WeWork is poised to make its much-anticipated initial public offering, possibly as soon as next month, based on a S-1 form it filed with the US Securities Exchange Commission last week.

The prospectus brought the simmering debate over the viability of WeWork – and, by proxy, the space-as-a-service sector broadly – to a full boil. Longstanding concerns about the co-working pioneer’s business model, its rapid growth rate and its creditworthiness as a tenant have been joined by new concerns about its valuation, governance and accounting practices.

WeWork disclosed a net loss of $900 million through the first half of 2019 and admitted having no timetable for profitability, giving critics ample fodder. One analyst called the SEC filing a “masterpiece of obfuscation” in an interview with Bloomberg; the Harvard Business Review questioned the company’s tech credentials; The Verge called it “a soap opera” and venture capitalist-turned-presidential candidate Andrew Yang described its $47 billion valuation as “utterly ridiculous.”

Yet top banks, including JPMorgan Chase and Goldman Sachs, are prepared to underwrite the IPO and a $6 billion credit line to the company once it closes.

Valid arguments can be found on both sides of the debate over WeWork’s corporate value. But one fact should go uncontested: that its IPO would be a boon to institutional real estate investors and operators.

Regardless of how it plays out, a listing would crystallize underwritings that have thus far been more presumptive than precise. Allowing public equities to determine the value of the world’s biggest co-working provider will give the private markets a badly needed peek under the hood of WeWork and the broader space-as-a-service universe, which is only growing with occupier demand.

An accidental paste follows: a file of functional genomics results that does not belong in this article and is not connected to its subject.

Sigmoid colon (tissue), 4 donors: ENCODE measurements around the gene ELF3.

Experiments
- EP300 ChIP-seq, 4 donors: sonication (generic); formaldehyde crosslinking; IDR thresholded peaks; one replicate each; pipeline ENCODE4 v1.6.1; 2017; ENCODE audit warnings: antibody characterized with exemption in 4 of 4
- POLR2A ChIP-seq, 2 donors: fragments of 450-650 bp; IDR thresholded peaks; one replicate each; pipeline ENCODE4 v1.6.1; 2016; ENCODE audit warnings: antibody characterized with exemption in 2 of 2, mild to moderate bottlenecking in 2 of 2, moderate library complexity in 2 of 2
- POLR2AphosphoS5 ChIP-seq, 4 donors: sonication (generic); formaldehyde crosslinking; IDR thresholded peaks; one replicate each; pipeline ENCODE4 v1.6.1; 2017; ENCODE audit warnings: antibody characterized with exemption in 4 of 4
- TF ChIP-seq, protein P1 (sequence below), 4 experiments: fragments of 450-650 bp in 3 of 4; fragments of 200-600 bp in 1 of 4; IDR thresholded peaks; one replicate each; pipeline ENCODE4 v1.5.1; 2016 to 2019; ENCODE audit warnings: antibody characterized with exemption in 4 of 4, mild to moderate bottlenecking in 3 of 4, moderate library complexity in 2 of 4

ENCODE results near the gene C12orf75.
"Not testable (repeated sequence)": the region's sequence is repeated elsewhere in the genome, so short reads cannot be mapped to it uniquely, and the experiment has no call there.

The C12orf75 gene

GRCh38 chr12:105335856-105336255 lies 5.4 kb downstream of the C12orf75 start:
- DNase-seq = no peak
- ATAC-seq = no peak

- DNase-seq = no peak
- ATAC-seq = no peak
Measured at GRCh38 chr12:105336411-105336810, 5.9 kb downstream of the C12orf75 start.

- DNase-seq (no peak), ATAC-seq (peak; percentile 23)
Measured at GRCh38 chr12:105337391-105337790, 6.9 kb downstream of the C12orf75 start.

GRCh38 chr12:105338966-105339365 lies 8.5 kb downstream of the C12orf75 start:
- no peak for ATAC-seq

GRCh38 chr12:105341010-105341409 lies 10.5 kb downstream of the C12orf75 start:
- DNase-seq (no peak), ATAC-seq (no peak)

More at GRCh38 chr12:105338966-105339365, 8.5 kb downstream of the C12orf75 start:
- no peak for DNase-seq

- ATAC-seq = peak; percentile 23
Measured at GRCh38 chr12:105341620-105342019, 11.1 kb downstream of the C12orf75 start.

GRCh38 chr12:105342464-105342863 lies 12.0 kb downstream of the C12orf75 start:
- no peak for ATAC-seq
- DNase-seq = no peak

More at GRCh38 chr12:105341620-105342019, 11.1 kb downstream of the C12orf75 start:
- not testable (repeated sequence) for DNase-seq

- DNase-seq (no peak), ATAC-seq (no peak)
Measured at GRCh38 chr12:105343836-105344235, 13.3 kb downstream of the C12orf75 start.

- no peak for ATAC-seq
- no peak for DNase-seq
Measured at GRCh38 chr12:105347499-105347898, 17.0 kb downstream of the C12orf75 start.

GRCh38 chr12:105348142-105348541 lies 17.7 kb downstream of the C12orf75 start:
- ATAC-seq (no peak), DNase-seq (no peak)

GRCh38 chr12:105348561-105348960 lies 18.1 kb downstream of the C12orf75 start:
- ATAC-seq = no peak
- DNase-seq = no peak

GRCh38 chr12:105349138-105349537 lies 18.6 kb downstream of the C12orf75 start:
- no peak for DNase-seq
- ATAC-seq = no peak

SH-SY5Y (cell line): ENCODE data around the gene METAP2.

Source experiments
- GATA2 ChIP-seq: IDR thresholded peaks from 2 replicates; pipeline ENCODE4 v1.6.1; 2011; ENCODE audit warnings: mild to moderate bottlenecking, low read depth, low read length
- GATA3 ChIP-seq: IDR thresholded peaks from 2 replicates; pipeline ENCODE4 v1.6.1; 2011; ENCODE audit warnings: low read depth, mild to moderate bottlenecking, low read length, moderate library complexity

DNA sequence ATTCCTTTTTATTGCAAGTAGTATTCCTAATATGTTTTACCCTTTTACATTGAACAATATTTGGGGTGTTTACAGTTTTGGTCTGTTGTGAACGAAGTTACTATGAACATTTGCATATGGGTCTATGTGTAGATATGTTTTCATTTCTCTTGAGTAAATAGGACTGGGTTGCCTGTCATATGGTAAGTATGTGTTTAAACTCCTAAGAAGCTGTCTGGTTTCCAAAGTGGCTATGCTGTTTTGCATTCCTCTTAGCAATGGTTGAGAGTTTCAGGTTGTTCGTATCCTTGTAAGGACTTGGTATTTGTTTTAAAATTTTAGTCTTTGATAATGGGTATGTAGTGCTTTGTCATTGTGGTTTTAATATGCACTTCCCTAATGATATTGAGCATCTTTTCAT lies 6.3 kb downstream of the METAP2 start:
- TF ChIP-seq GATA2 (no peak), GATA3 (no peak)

Through the first six months of this year, co-working has accounted for 10.1 million square feet of new leasing volume in the US alone, according to the brokerage firm JLL, second only to the technology sector’s 10.7 million square feet. Flexible office – a category that also includes the short-term office solutions that WeWork offers to enterprise companies – accounts for less than 5 percent of US office stock today, but JLL expects it to reach 30 percent by 2030.

This preference for malleability has already been reflected in the market. Flexible office space went from a 2.6 percent share of US leasing volume in 2017 to 5.2 percent last year, according to CBRE, another brokerage.

Landlords, institutional and otherwise, have benefited from WeWork’s swift expansion to 111 cities worldwide. In Manhattan alone, it has more than 5.3 million square feet of office space, making it the largest private tenant on the island. Yet many of those same landlords are vexed by questions about the appeal and longevity of co-working, and, subsequently, WeWork’s ability to meet its rent obligations. This a reasonable fear given that its $47.2 billion of lease commitments are stacked up against a mere $4 billion of secured revenue. Public market exposure should shed light on market appetite for flexible office space and either dispel concerns or confirm them.

An IPO will shake up long-held convictions about WeWork and what it does, leading to new assumptions – ones based solidly in fact. The traded stock will then serve as a benchmark from which to measure private market exposures to shared and flexible office spaces.

WeWork’s founders and shareholders can fret over whether they can capitalize on a purported $47 billion valuation. The rest of the real estate industry should view price as a secondary concern. More important is the clarity a public offering would bring to this otherwise murky, disruptive business model.

Write to the author at kyle.c@peimedia.com.